On the air, I like to talk about how startups and entrepreneurs and CEOs are kind of glorified by the press and very rarely do people talk about the journey in between. The journey of some days, some weeks, some months, some quarters, some six months stretches that just suck and it’s really, really hard.
A lot of times at startups you hire all your friends and sometimes your friends quit, sometimes there are fights with friends and sometimes that affects your personal life and your spouse and the relationships you have. There is an infinite amount of stuff that can go wrong and usually all of those things do go wrong. And very rarely do you get people that talk really openly about it.
We’ve been doing this eight years and I there’s huge stretches we’re just sucked. Part of the reason I handed over the CEO role is that I felt burned out by the gig, just carrying the stress of all this all the time. I just needed to take a break and I’ve gone through a couple stretches. For example, when I got married in October 2013, I decided not to work on weekends.
You really can burn yourself out and just need to take a vacation to the beach because you could really be out for a couple of years if you don’t. If you really do burn yourself out, that speaks to the importance of delegating, having a team, having a strong management team and knowing when you have holes in the team and knowing when to replace people. I’ve learned a lot of the stuff from my investors and from the board and from our my coworkers here at Foursquare. We have an incredibly strong management team now. When the team is strong, the company does well and everyone props each other up.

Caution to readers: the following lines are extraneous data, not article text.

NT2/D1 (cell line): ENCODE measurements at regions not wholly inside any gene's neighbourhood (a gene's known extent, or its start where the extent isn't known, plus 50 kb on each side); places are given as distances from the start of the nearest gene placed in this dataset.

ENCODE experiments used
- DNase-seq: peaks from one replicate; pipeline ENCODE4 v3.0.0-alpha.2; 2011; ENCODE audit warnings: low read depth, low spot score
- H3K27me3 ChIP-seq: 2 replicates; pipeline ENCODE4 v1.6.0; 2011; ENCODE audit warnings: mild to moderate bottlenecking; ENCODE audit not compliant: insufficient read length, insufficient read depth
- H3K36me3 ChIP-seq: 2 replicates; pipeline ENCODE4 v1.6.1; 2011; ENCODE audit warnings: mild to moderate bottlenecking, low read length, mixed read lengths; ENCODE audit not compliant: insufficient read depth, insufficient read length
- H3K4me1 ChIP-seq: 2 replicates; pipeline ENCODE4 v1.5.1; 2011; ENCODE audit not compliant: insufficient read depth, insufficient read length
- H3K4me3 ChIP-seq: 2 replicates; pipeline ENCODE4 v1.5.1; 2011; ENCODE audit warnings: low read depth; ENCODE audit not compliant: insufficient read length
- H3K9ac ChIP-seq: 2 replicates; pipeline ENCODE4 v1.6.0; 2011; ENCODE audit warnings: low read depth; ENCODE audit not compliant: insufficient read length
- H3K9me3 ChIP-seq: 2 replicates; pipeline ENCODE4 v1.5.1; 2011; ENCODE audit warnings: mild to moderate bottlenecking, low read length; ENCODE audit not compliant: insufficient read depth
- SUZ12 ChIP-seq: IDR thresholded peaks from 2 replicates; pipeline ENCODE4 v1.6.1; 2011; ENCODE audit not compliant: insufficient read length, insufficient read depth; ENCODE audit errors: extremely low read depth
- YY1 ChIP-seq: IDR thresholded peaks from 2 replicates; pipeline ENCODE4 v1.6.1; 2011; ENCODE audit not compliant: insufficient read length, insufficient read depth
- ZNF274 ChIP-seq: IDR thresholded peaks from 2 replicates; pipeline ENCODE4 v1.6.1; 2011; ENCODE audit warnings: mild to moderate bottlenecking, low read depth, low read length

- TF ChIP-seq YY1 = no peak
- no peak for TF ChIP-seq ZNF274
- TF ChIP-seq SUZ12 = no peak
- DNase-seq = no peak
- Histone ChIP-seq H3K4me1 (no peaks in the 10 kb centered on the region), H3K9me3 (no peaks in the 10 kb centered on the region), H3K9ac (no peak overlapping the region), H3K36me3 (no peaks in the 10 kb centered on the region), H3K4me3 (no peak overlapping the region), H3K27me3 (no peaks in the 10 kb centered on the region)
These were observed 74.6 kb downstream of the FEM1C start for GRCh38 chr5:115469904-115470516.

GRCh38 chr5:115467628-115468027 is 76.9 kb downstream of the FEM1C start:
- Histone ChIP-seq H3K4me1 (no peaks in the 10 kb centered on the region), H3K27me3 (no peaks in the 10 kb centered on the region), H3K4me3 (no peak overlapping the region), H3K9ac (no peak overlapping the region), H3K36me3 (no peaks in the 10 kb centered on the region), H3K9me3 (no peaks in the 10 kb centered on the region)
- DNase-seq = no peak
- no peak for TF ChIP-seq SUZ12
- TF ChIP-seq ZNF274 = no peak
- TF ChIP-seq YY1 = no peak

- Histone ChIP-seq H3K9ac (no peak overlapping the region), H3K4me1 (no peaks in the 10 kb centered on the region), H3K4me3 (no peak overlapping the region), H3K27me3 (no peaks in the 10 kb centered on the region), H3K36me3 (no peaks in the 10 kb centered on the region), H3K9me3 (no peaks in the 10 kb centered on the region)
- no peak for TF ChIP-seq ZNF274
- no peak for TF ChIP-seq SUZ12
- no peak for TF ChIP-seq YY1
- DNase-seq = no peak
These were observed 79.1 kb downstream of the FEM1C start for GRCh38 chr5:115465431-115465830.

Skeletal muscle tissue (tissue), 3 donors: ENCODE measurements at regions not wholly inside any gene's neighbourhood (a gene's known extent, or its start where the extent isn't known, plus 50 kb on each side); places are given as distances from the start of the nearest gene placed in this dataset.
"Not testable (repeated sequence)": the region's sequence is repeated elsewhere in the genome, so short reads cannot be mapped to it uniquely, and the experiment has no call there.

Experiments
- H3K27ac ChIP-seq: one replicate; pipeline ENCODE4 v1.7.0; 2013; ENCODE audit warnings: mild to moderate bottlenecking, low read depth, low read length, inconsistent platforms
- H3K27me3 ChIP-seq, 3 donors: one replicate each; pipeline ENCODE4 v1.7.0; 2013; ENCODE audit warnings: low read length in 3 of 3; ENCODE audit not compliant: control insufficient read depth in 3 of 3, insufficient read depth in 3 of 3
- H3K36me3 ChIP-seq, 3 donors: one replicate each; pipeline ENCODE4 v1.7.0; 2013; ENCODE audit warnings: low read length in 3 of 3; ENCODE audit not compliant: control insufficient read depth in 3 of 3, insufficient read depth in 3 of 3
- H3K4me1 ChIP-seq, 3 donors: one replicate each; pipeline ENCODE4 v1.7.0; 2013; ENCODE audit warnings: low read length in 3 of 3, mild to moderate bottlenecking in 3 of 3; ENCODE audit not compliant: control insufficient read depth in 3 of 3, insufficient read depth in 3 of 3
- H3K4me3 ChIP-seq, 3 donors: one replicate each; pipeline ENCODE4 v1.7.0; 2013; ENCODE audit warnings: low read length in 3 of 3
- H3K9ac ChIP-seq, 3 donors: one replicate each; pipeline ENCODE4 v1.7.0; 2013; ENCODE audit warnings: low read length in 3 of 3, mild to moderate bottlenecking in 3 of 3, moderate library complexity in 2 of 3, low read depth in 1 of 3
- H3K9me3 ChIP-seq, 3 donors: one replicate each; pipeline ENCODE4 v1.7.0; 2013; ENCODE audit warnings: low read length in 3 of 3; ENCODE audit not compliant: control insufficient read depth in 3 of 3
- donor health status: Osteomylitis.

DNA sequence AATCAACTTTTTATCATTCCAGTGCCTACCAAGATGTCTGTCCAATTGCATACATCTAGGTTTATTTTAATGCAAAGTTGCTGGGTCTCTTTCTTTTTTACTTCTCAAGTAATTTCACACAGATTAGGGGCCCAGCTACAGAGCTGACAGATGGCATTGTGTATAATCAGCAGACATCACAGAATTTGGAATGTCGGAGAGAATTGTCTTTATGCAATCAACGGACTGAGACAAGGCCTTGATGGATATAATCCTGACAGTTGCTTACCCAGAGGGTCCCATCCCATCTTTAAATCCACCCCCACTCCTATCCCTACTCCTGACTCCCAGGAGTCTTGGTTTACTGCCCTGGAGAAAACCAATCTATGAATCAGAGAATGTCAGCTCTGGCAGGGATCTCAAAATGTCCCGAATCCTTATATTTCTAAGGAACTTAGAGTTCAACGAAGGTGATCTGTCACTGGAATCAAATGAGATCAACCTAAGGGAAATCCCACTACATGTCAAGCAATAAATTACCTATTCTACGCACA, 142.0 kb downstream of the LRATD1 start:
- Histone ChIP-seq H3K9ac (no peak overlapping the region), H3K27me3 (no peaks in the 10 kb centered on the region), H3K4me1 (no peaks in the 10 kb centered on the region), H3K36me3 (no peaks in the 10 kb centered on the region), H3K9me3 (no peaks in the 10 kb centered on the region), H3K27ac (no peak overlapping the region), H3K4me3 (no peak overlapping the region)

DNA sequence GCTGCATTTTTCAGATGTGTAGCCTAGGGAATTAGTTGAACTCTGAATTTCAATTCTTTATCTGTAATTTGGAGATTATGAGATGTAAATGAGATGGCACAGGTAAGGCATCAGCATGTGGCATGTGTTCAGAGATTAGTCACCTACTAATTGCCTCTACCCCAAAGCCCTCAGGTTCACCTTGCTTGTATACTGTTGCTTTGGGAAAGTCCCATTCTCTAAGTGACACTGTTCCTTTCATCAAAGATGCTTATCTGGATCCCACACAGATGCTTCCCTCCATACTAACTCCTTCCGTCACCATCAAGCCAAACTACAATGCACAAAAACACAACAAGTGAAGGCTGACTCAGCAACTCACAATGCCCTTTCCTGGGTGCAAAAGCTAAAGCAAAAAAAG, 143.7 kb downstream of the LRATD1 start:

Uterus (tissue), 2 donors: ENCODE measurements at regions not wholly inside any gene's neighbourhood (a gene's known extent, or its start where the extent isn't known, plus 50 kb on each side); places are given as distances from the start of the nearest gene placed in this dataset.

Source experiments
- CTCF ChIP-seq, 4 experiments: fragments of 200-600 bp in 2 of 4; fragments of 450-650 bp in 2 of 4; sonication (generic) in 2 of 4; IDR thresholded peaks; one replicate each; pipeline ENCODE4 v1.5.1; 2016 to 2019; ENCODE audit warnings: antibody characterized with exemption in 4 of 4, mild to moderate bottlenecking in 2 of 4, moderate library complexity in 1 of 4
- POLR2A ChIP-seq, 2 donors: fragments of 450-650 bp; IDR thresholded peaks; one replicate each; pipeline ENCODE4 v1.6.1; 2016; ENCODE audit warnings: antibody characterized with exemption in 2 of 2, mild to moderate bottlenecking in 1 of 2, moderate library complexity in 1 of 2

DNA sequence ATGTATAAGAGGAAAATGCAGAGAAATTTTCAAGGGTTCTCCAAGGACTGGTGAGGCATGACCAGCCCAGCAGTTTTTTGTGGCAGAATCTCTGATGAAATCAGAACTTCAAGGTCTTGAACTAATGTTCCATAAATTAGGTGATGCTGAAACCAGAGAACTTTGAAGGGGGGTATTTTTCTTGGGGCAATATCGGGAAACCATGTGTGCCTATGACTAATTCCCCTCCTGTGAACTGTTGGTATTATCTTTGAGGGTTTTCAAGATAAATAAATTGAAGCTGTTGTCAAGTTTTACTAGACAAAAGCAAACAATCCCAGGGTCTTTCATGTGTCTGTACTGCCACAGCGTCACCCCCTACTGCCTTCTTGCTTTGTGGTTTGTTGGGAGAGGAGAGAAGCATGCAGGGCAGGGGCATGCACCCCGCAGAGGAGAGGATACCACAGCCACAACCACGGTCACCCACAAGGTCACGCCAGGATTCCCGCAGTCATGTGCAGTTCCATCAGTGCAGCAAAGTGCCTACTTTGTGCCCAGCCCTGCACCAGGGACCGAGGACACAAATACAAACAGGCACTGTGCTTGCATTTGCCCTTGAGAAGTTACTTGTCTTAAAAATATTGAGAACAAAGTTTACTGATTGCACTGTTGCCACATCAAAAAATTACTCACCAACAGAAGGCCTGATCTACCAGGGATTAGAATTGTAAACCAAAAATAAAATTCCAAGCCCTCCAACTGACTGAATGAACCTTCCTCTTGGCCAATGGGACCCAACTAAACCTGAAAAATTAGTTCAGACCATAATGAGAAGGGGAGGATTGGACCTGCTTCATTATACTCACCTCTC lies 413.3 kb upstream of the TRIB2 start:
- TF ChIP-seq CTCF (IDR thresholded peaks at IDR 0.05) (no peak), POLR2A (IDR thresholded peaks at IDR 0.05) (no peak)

But it wasn’t always that way. There are also plenty of stuff that we struggle with here. Sometimes there are hard periods and we have to get through them, and sometimes we realize that someone is no longer effective in their role, and we have to say goodbye to them. You know, even though we’re friends with them, that gets that’s really hard. The best way to describe it is that being the CEO is really a lonely gig.